• Without the New Markets Tax Credit, communities mired in poverty would lose a proven tool to draw investments and jobs.
  • Clean energy would take a blow, threatening good American jobs and our ability to compete on technology with countries like China and Japan.
  • And families paying for college would lose a $4,000 deduction, which 28,000 Oregon families use every year to help cover the cost of tuition.

Without fresh, comprehensive reforms to put in place, it makes no sense to argue these incentives should disappear for good now. Jobs, innovation and research, and people’s homes are on the line.     

Second, passing this bill soon – and making it the final extension – puts an expiration date on the status quo, builds a bridge to tax reform and gives Americans two years of certainty about their tax bills. Stretching this debate out over several more months will only leave taxpayers in limbo and have them waste more time and money trying to plan for what’s ahead.

Third, simply dropping worthwhile tax incentives now doesn’t get Congress any closer to tax reform. It sacrifices valuable priorities without getting the real job of comprehensive reform done.  Let’s pass this bill today and then  put a lens to each of these provisions before deciding which ones deserve a permanent spot in a 21st-century tax code.   That task will be harder if these incentives disappear now.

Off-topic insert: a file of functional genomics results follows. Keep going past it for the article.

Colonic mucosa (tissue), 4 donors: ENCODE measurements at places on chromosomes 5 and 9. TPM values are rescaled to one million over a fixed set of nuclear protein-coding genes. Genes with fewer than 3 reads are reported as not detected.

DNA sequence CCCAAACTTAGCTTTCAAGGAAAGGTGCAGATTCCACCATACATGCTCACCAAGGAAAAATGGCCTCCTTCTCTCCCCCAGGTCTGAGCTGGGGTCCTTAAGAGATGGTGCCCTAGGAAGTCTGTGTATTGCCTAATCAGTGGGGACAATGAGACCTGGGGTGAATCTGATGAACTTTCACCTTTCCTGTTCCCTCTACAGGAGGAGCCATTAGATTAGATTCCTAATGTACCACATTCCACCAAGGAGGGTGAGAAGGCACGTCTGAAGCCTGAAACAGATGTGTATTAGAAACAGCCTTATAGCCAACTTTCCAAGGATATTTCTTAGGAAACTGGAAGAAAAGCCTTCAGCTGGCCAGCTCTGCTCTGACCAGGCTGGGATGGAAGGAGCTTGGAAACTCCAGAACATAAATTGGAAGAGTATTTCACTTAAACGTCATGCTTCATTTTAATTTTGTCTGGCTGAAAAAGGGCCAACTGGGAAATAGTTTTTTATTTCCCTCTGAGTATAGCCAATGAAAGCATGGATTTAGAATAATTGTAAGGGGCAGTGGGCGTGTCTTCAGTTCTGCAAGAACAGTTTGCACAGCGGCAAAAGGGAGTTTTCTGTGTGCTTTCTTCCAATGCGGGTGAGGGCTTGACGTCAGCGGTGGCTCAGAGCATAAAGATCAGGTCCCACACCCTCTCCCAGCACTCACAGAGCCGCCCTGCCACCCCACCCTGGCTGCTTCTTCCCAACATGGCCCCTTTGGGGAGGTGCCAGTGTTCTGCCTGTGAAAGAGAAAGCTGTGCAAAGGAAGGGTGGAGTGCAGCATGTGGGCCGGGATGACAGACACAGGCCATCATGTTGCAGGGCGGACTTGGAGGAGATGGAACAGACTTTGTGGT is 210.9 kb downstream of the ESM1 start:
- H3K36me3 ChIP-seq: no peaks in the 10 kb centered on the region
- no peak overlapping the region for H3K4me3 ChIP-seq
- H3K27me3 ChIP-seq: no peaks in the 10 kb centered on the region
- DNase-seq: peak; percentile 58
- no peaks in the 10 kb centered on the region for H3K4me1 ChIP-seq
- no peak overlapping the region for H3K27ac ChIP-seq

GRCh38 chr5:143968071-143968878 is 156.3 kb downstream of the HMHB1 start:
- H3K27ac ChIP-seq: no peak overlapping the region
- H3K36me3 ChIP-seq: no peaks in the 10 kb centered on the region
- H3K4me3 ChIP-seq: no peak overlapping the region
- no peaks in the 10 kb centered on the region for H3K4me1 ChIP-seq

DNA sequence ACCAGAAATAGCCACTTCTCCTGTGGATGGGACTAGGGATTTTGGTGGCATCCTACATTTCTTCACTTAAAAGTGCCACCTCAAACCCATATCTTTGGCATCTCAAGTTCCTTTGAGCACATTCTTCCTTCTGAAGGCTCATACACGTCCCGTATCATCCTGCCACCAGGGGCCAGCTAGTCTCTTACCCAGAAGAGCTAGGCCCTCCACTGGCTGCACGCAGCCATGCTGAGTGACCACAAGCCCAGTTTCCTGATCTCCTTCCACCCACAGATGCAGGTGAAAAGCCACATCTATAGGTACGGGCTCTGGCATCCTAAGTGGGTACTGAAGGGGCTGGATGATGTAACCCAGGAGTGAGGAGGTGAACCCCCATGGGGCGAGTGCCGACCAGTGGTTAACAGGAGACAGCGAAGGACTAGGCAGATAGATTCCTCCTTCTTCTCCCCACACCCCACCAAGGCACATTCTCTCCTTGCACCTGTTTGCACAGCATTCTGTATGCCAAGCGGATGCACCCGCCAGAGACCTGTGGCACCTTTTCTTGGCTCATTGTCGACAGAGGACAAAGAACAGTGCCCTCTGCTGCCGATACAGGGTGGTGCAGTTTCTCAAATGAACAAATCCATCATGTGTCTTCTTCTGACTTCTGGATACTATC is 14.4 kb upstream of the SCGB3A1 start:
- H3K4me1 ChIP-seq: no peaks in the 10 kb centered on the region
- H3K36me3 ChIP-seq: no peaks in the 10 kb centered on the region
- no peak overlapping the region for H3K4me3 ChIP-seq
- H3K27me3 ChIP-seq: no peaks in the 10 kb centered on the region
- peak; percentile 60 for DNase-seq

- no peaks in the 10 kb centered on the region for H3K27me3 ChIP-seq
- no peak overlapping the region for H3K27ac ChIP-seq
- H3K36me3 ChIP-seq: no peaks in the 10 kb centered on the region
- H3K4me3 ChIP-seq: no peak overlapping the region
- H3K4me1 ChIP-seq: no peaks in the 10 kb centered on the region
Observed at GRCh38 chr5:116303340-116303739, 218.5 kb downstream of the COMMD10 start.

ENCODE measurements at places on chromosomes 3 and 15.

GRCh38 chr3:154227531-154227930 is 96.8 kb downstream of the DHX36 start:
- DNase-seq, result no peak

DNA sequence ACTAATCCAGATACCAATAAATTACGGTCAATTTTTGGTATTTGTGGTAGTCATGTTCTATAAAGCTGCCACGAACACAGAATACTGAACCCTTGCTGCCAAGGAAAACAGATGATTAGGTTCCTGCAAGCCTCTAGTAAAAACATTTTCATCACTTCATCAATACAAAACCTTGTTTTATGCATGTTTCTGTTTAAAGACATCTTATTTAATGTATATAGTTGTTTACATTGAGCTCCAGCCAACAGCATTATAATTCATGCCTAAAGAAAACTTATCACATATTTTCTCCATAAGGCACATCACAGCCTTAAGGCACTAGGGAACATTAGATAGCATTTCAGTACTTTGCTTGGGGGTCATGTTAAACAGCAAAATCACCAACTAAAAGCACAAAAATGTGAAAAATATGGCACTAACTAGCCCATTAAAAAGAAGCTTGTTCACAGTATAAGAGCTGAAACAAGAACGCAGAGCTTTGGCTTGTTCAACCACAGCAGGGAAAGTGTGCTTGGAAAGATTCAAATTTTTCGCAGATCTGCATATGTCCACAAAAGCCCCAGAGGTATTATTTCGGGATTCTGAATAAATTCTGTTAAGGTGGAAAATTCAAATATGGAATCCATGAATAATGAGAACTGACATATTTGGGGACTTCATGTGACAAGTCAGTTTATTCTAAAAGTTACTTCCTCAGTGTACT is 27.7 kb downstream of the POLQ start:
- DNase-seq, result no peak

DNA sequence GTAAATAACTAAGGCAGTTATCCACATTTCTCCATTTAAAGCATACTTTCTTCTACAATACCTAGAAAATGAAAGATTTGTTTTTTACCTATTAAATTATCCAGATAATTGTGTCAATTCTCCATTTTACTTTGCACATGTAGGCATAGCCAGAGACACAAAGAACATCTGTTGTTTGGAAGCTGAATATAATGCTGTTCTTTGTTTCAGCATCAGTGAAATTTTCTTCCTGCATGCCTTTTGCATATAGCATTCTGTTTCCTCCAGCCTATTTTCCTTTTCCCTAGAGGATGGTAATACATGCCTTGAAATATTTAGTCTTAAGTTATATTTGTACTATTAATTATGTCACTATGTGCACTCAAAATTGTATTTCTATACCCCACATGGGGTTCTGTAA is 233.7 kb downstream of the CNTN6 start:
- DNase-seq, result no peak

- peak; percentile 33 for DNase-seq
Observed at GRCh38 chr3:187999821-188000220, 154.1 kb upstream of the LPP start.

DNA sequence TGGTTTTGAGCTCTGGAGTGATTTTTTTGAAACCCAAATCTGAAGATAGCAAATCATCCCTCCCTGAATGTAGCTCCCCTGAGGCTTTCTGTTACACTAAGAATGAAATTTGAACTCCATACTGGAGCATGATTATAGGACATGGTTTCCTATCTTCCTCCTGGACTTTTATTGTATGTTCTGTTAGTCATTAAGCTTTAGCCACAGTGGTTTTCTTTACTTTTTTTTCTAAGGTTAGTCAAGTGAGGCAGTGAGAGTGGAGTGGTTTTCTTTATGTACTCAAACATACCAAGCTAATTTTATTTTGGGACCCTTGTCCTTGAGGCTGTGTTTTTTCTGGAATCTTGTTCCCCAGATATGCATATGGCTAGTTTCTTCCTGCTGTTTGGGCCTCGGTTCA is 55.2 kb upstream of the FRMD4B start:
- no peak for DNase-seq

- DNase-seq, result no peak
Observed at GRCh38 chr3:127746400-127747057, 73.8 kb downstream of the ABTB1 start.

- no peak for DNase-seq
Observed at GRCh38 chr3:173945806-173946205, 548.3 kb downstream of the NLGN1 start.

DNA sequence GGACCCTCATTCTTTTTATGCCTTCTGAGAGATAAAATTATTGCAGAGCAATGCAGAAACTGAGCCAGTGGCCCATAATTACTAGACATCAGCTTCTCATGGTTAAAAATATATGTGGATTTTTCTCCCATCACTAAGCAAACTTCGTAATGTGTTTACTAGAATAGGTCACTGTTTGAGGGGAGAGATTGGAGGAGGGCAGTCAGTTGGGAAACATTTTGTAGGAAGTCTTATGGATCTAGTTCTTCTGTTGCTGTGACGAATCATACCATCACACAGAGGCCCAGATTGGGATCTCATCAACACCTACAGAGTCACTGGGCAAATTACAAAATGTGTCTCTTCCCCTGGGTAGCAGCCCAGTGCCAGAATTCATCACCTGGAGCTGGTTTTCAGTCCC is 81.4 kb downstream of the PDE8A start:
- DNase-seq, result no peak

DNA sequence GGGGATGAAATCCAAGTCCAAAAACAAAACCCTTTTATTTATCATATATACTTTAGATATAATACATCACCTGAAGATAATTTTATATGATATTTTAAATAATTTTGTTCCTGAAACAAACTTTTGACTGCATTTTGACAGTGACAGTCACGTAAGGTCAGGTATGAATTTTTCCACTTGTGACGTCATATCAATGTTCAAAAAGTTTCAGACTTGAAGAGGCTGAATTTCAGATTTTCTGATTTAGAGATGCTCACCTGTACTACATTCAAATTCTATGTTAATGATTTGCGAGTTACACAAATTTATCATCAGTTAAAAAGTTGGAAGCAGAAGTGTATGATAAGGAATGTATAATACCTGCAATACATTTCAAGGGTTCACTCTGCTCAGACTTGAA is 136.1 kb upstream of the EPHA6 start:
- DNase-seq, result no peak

Ambassador Baucus, who’s going to do an outstanding job in China, teamed up with Senator Hatch and built a strong foundation for tax reform in the Senate. They held an extensive series of hearings and put out options papers, and the majority staff published several discussion drafts. The draft on energy had a number of good ideas for how to move from stop-and-go policies to smart, integral parts of the tax code. Chairman Camp, who will be much missed when he retires at the end of this Congress, has worked hard in the House and introduced a comprehensive bill. They have offered some fresh, bold ideas, and it’s a safe bet that when the next tax reform act becomes law, it will draw a lot from their proposals.

This spring, I’m going to start holding hearings on fixing the broken tax code and building a new system that works in today’s global, digital economy. On Tuesday, we’re going to have a hearing on how to protect taxpayers from incompetent and fraudulent preparers.

There are more issues like identity theft and taxpayer rights for this committee to examine. Senators Nelson and Cardin have put a lot of time and effort into solving those challenges. And this committee will also need to take a hard look at the issues surrounding multi-employer pension plans in order to protect Americans’ benefits. This bill takes a first step, and I’ll work with my colleagues to do more.

But today, we need to balance short-term needs with long-term goals, and the bill before us today does that. Senator Hatch and I agreed to start trimming and reconfiguring this overgrown web of extenders. After President Reagan signed the 1986 tax reform act into law, there were only 14 provisions that carried expiration dates, and we’ve got a lot of work to do to fix the tax code. So when the committee put this package together, we said no to some things, and reformed others. I hope we can all get on the same page today and be sparing with amendments.

I’m grateful to Senator Hatch and everyone on the committee for working in a bipartisan way on this legislation, and I’m looking forward to continuing that here today.

Watch Chairman Wyden's opening statement here: http://youtu.be/FeLEdV75Ra4